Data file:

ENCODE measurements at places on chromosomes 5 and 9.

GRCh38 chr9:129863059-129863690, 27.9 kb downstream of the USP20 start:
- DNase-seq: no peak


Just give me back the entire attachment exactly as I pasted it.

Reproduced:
ENCODE measurements at places on chromosomes 5 and 9.

GRCh38 chr9:129863059-129863690, 27.9 kb downstream of the USP20 start:
- DNase-seq: no peak